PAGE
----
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Relativistic Effects on our Observations of the Universe

  1. Aug 26, 2010 #1
    While observing the Sun, which is 8 light-minutes 12 light-seconds away from us. We (by visible and invisible spectrum of the electromagnetic radiation) observe its state 8.20 minutes ago. Special relativity forbids any information to travel at speeds greater than that of light. This should apply to the information that a mass exists at a particular distance, which is mediated by gravitons. Thus, by all means, the information about Sun that we have is 8.2 minutes old.

    If we apply this to Deneb, a star 1.4k light-years away from Earth, its state at a time 1.4k years will we see. Then to the M87 galaxy - 55 ± 1 Mly - its state at a time 55 ± 1M years ago.

    How do we model the universe at present (for computations) when we have information that is older further the body away from us? More importantly, how can we compare two objects at different times?
     
    Last edited: Aug 26, 2010
  2. jcsd
  3. Aug 27, 2010 #2

    Chronos

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    Correct! EM radiation emitted by all objects in the universe are time delayed due to the finite speed of light. The computation process is, as you surmised, complicated - and further complicated by redshift.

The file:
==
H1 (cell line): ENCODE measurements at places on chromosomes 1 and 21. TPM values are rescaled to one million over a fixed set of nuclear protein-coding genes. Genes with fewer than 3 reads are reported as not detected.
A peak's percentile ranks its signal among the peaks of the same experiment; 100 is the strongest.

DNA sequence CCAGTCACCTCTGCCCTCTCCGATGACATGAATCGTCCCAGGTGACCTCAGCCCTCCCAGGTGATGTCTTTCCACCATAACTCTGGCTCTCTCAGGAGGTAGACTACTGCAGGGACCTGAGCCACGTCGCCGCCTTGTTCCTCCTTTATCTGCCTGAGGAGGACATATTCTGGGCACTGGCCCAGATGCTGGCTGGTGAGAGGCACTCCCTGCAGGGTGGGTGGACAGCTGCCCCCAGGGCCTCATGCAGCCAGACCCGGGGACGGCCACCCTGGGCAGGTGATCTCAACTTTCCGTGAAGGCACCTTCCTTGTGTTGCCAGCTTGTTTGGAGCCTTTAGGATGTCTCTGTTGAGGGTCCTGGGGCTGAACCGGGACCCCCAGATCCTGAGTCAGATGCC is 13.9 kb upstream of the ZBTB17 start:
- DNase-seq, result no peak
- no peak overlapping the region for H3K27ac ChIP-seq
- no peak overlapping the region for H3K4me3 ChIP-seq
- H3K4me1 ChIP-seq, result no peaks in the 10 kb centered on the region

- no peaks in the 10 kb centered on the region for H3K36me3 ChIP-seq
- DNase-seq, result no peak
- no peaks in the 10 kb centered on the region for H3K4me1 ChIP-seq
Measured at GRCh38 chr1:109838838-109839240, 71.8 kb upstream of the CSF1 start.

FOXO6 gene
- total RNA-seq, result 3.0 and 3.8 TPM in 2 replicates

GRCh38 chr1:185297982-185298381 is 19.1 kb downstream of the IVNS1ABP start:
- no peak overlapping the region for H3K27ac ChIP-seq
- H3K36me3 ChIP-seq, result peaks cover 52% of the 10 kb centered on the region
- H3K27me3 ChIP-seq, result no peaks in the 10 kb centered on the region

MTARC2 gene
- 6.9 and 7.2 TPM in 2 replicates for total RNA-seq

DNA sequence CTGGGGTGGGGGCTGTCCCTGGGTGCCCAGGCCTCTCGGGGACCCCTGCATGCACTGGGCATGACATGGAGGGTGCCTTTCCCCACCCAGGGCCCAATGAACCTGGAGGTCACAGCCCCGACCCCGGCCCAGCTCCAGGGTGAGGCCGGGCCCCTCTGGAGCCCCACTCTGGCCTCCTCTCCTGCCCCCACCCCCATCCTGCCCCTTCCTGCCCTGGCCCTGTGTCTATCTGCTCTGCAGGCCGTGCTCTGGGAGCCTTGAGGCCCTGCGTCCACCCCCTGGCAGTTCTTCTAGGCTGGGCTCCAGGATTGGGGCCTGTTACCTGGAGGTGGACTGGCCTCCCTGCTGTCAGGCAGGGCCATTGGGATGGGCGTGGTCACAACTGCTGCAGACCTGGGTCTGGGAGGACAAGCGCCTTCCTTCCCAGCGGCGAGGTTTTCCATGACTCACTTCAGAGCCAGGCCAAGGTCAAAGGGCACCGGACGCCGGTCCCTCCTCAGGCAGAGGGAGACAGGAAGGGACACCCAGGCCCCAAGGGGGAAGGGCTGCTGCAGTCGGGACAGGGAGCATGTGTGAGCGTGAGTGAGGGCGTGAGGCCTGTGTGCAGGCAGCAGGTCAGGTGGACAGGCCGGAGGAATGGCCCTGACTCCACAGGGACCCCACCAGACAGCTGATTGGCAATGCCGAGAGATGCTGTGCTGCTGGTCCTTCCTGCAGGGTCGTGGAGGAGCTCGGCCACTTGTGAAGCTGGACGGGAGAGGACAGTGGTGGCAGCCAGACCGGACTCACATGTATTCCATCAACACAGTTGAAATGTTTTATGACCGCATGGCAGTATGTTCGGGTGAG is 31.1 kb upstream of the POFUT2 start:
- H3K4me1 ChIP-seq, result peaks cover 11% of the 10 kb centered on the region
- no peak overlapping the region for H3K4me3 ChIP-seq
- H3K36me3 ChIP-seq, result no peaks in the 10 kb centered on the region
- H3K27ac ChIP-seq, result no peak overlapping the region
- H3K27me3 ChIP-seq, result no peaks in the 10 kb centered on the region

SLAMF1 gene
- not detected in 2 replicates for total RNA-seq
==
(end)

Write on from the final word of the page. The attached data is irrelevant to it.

4. Aug 27, 2010 #3
    I would like to have a basic idea of the concept. What would be the error graph when approximate data is extrapolated to such large values?

    Maybe I'm thinking far ahead of my current knowledge (which I would rate as beginner), however, if the newly created matter is not accounted in this model, by any chance could our mysterious dark matter be what is created but cannot be observed because of the time delay, which, I could expect to get answer to even in my thread about https://www.physicsforums.com/showthread.php?p=2854997" , which I could relate to motion of the spin-2 and massless gravitons in "certain" conditions.
     
    Last edited by a moderator: Apr 25, 2017
  5. Aug 27, 2010 #4

    Janus

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    Exactly what "newly created matter" are you referring to?.

    Even if we accepted the idea of such matter springing from nothing, we wouldn't see the effect it has on other objects any sooner than we would see it.
     
    Last edited by a moderator: Apr 25, 2017
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